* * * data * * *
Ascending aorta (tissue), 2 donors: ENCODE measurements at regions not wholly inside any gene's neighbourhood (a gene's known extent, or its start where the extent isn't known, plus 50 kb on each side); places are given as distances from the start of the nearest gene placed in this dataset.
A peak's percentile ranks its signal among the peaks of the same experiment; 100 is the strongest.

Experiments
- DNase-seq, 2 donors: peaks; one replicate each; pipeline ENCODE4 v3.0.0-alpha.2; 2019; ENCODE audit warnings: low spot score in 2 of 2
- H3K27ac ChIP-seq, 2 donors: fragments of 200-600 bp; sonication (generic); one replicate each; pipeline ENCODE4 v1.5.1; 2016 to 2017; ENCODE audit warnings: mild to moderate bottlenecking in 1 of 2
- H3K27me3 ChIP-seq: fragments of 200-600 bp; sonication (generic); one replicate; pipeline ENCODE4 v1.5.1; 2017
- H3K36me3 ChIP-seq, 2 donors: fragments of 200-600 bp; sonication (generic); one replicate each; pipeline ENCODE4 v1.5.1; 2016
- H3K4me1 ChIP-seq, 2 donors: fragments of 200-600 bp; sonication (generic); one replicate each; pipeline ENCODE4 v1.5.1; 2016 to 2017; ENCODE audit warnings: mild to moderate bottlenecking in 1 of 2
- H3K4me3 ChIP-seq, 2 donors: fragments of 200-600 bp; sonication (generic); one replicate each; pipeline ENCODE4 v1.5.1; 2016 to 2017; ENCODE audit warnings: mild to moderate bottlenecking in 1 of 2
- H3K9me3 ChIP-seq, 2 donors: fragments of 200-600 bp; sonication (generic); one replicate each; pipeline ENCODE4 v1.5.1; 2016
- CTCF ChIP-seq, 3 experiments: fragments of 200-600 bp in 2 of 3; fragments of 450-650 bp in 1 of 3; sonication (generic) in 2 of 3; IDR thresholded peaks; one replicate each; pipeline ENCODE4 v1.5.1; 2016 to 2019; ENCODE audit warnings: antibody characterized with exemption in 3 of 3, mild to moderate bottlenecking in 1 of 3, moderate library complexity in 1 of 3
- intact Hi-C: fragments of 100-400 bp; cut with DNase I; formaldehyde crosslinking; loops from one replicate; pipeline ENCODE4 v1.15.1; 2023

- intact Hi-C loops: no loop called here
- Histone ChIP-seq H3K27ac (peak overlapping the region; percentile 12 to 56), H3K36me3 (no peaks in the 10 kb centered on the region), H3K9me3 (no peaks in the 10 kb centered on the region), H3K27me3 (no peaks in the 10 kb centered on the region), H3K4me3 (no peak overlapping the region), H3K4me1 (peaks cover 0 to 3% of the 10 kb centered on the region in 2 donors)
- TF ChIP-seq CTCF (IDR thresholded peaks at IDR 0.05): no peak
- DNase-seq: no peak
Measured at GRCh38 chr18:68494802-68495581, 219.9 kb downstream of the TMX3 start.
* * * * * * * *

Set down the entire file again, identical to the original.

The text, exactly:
Ascending aorta (tissue), 2 donors: ENCODE measurements at regions not wholly inside any gene's neighbourhood (a gene's known extent, or its start where the extent isn't known, plus 50 kb on each side); places are given as distances from the start of the nearest gene placed in this dataset.
A peak's percentile ranks its signal among the peaks of the same experiment; 100 is the strongest.

Experiments
- DNase-seq, 2 donors: peaks; one replicate each; pipeline ENCODE4 v3.0.0-alpha.2; 2019; ENCODE audit warnings: low spot score in 2 of 2
- H3K27ac ChIP-seq, 2 donors: fragments of 200-600 bp; sonication (generic); one replicate each; pipeline ENCODE4 v1.5.1; 2016 to 2017; ENCODE audit warnings: mild to moderate bottlenecking in 1 of 2
- H3K27me3 ChIP-seq: fragments of 200-600 bp; sonication (generic); one replicate; pipeline ENCODE4 v1.5.1; 2017
- H3K36me3 ChIP-seq, 2 donors: fragments of 200-600 bp; sonication (generic); one replicate each; pipeline ENCODE4 v1.5.1; 2016
- H3K4me1 ChIP-seq, 2 donors: fragments of 200-600 bp; sonication (generic); one replicate each; pipeline ENCODE4 v1.5.1; 2016 to 2017; ENCODE audit warnings: mild to moderate bottlenecking in 1 of 2
- H3K4me3 ChIP-seq, 2 donors: fragments of 200-600 bp; sonication (generic); one replicate each; pipeline ENCODE4 v1.5.1; 2016 to 2017; ENCODE audit warnings: mild to moderate bottlenecking in 1 of 2
- H3K9me3 ChIP-seq, 2 donors: fragments of 200-600 bp; sonication (generic); one replicate each; pipeline ENCODE4 v1.5.1; 2016
- CTCF ChIP-seq, 3 experiments: fragments of 200-600 bp in 2 of 3; fragments of 450-650 bp in 1 of 3; sonication (generic) in 2 of 3; IDR thresholded peaks; one replicate each; pipeline ENCODE4 v1.5.1; 2016 to 2019; ENCODE audit warnings: antibody characterized with exemption in 3 of 3, mild to moderate bottlenecking in 1 of 3, moderate library complexity in 1 of 3
- intact Hi-C: fragments of 100-400 bp; cut with DNase I; formaldehyde crosslinking; loops from one replicate; pipeline ENCODE4 v1.15.1; 2023

- intact Hi-C loops: no loop called here
- Histone ChIP-seq H3K27ac (peak overlapping the region; percentile 12 to 56), H3K36me3 (no peaks in the 10 kb centered on the region), H3K9me3 (no peaks in the 10 kb centered on the region), H3K27me3 (no peaks in the 10 kb centered on the region), H3K4me3 (no peak overlapping the region), H3K4me1 (peaks cover 0 to 3% of the 10 kb centered on the region in 2 donors)
- TF ChIP-seq CTCF (IDR thresholded peaks at IDR 0.05): no peak
- DNase-seq: no peak
Measured at GRCh38 chr18:68494802-68495581, 219.9 kb downstream of the TMX3 start.